Bangladesh government will issue 3,000 – that’s right, three thousand – international gateway (IGW) licenses, said bdnews24.com and the Daily Star. The telecoms secretary would not disclose the “official” fees per IGW license at this stage. But he believes up to US$3,600 of CAPEX will be required for each gateway. Evidently the authorities perceive IGW some sort of a cottage industry.
Websites are not signboards. Information in the web must be updated immediately. But Daily Star said the Bangladesh government’s various websites are nothing but digital signboards. They are full of outdated and irrelevant contents. Citizens need information to interact with the state.
In April 2009, we reported that even though leased line prices in Bangladesh had declined by 74% in 6 months, the retail price paid by consumers had not changed. This was based on the broadband benchmarking data LIRNEasia publishes every 6 months. We are thankful that the Bangladesh regulator (BTRC) has taken note of our post and the complaints of many broadband consumers in Bangladesh. A recent article in the Daily Star reports that the BTRC has decided to check if the retail prices are dropping in line with whole-sale (leased line) costs. But what about broadband quality?
When I ceased to proffer policy advice to the government of Bangladesh some time back, I predicted that the International Long Distance Telecommunication Services Policy would fail, and that bypass would not be eradicated. Seeing a report that massive bypass was reemerging after a quiet period following arrests and confiscations, I wrote an oped in the Daily Star urging a reworking of the policy. Here is an excerpt: In 2007 when the government-appointed committee formulating the international Long Distance Telecommunication Services (ILTDS) Policy sought my advice, I told them that the larger policy objectives would be best served by liberalising international gateways. Liberalisation would enhance the competitiveness of Bangladesh’s export industries and create conditions for the efflorescence of the business process outsourcing (BPO) industry, thereby generating white-collar jobs for educated youth. It would eradicate the cancer of black money generated from the bypass business that was corroding the country’s body politic.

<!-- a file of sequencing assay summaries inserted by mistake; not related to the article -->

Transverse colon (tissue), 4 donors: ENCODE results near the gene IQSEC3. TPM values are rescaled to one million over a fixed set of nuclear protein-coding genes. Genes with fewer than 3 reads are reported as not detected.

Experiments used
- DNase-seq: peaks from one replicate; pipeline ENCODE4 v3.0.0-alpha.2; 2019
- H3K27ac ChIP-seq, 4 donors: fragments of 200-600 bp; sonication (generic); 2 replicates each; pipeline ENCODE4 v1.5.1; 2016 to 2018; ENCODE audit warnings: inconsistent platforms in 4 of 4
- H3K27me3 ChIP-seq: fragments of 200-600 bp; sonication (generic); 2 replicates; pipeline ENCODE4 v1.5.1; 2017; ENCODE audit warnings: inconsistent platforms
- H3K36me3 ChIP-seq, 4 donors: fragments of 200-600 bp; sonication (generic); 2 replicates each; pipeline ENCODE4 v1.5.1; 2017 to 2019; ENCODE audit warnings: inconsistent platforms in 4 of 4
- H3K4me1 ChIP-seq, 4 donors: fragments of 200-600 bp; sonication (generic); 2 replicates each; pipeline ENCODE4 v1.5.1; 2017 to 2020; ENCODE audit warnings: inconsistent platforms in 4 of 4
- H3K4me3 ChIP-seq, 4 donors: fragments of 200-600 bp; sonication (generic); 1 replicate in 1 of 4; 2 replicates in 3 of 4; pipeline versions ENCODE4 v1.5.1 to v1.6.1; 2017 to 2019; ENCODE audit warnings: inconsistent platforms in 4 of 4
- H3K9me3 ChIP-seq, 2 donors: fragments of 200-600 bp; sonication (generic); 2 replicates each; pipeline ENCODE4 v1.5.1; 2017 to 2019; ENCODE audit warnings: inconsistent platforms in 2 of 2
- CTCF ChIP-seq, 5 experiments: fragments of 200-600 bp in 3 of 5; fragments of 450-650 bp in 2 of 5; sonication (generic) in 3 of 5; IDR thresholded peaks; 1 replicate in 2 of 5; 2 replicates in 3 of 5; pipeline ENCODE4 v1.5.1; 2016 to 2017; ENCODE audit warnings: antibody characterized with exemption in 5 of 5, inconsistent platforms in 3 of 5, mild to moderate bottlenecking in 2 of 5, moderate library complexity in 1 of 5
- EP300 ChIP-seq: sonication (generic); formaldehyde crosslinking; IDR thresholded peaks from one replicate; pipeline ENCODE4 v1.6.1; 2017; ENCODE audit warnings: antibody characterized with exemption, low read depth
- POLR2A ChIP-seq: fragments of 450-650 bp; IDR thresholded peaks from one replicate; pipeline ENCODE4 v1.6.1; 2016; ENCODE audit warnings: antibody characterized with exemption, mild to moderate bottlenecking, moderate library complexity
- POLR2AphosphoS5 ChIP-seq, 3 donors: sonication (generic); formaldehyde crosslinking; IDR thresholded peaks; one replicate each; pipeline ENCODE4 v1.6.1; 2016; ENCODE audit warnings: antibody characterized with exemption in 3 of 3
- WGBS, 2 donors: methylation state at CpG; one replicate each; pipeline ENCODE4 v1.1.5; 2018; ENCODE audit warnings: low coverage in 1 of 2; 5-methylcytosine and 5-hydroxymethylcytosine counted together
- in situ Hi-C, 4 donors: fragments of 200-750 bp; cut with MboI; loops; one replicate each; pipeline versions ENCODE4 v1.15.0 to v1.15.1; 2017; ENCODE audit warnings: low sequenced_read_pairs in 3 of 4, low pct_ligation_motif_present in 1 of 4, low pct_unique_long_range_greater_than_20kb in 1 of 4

The op-ed piece written up on the basis of one of the LIRNEasia benchmark studies, has been published in the leading Bangladesh newspaper, Daily Star. The data and recommendations thus have been published, in various forms, in the special issue of Himal Southasian, in The Dawn, as a Choices column on LBO, and also flashed by AFP. As a result of the latter, it has got play in a number of publications, including in a Vietnam publication, the Mirror online (Sri Lanka), etc. Telecompk.net has also started a discussion.
:The Daily Star: Internet Edition Sarvodaya, Sri Lanka’s largest community-based organisation, and LIRNEasia, a regional ICT policy think-tank, collaborated on a 32-village pilot project that sought to identify the best technologies for reaching villages; to identify the significance of organisational strength and training for risk reduction; and to assess the participation of women in these activities.The community-based approach implemented in the project is different from a public-warning approach, but has lessons for government communications with first responders and for community organisation and training as well. For example, the project field tested addressable and remotely activated satellite radios that have coverage over the entire Bay of Bengal region. Other equipment deployed included Java and Symbion enabled mobile handsets capable of generating loud alarms and multi-language alert messages. The Bangladesh Network Office for Urban Safety (BNUS) of the Department of Civil Engineering, Bangladesh University of Engineering and Technology (BUET) is co-organising a workshop with LIRNEasia entitled “Sharing Knowledge on Disaster Warning: Community-based Last Mile Warning Systems” to discuss the findings of the Last Mile Hazard Warning System (Hazinfo) Pilot Project as well as share the lessons of community-based last mile warning systems in Bangladesh.